“Well, don’t just sit there, zebra, we need to get you back to the pen,” the bird snapped.
Andy whipped his head from side to side. Nobody was around, and he didn’t see a zebra.
“Did you just talk?”
"Don't get all high and mighty on me," the peacock said. "It's socially acceptable for a peacock to speak to a zebra."
"Why do you keep calling me a zebra?" Andy narrowed his eyes at the bird.
“Well, I don’t see any other escaped animal standing in front of me,” the peacock said. Andy lowered his gaze and saw four black and white striped legs beneath him. He craned his neck and saw a thin, black tail swishing behind him. Puzzled, he glanced at the carousel and saw an empty brass pole where the zebra had been.
He stumbled backward. "No, no, no,” he said, shaking his head. "How…it can’t be,” he

breathed. “There’s just no way. I…I…I’m a zebra!”


Where to find ANIMAL ANDY:

The ebook is published by Muse It Up Publishing and is available online at the Muse Bookstore. A print version is available on Amazon. Here’s a neat video trailer for it, too.

Great excerpt! I’m looking forward to reading Animal Andy. Now, for the Threes. Share with us your top 3’s to help us know you a little better.

  • Top 3 tools of the trade you couldn’t live without.

The first tool I couldn’t live without is a good old fashioned spiral notebook and a pen (not a pencil). I write a lot of ideas, scenes, and notes by hand. It’s not pretty, and it’s not organized, but the physical connection between my brain and the paper just “feels” right.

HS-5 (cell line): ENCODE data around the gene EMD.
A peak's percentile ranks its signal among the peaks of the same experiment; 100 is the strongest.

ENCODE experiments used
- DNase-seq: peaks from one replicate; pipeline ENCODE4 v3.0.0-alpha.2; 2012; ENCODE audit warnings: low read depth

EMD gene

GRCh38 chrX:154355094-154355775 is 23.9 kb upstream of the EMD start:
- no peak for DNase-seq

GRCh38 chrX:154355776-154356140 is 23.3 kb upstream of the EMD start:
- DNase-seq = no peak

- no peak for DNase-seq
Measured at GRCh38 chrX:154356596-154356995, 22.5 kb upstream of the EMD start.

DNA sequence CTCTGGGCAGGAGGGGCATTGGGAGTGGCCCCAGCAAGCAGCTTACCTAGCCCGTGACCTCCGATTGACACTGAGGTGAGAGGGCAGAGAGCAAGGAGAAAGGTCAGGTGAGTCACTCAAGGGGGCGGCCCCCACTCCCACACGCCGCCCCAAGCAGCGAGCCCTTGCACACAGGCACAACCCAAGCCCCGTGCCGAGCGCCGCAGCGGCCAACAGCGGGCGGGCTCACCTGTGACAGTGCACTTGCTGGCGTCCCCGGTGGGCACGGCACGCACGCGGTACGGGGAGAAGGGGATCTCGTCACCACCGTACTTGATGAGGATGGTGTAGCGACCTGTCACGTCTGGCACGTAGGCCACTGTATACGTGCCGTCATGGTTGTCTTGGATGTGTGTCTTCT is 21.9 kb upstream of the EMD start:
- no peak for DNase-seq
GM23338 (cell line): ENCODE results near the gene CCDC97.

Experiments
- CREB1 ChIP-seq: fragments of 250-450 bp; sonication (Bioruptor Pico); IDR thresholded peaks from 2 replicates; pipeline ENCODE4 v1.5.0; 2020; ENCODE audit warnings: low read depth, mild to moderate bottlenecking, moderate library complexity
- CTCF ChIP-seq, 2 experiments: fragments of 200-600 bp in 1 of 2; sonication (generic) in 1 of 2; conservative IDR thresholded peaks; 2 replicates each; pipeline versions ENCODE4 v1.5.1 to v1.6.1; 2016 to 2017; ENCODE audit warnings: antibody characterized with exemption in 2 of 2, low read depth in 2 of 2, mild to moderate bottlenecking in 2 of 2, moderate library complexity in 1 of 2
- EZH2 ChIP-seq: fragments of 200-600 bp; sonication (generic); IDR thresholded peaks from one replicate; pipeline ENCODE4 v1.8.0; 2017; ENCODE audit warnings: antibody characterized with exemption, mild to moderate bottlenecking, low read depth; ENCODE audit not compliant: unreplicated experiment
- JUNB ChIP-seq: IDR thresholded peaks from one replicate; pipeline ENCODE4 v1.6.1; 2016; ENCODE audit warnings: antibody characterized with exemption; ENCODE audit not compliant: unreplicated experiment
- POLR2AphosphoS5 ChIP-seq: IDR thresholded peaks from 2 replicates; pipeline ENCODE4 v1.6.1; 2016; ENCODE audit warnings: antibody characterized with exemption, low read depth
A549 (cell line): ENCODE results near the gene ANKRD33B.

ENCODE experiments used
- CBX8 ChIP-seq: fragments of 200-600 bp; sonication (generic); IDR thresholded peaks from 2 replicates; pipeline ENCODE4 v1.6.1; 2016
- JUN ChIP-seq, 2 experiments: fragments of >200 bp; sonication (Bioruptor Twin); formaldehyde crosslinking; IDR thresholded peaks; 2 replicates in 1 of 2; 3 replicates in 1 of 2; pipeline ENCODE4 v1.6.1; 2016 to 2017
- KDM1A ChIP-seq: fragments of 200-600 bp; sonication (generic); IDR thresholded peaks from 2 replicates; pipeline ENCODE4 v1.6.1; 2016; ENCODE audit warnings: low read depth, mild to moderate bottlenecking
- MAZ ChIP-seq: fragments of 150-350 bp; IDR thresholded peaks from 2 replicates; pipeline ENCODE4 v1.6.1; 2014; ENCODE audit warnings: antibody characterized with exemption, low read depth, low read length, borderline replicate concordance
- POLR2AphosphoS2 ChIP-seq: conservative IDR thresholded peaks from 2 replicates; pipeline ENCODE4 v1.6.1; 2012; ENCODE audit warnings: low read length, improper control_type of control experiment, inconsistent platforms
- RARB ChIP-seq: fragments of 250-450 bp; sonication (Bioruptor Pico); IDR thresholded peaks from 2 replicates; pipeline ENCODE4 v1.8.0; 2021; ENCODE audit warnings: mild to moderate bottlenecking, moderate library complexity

The second tool I couldn’t live without is my netbook laptop. My day job is spent on the main PC, so being able to pick up my little netbook and sit down in a comfortable chair to write my books is a necessary luxury.

The third tool I couldn’t live without is my e-reader. I’ve had it less than a year, but I’m already hooked. There are so many talented authors whose books are only available as ebooks, and I love that I can now discover them. It’s also so convenient to slip it into my purse and read when I have a few extra minutes. 


  • Top 3 professions you wanted to be when you grew up.

My earliest memory is around age four, and after going to the circus I wanted to be a flying trapeze artist. I love taking my kids to the circus and would jump at the chance to try the trapeze (connected to a harness, of course!)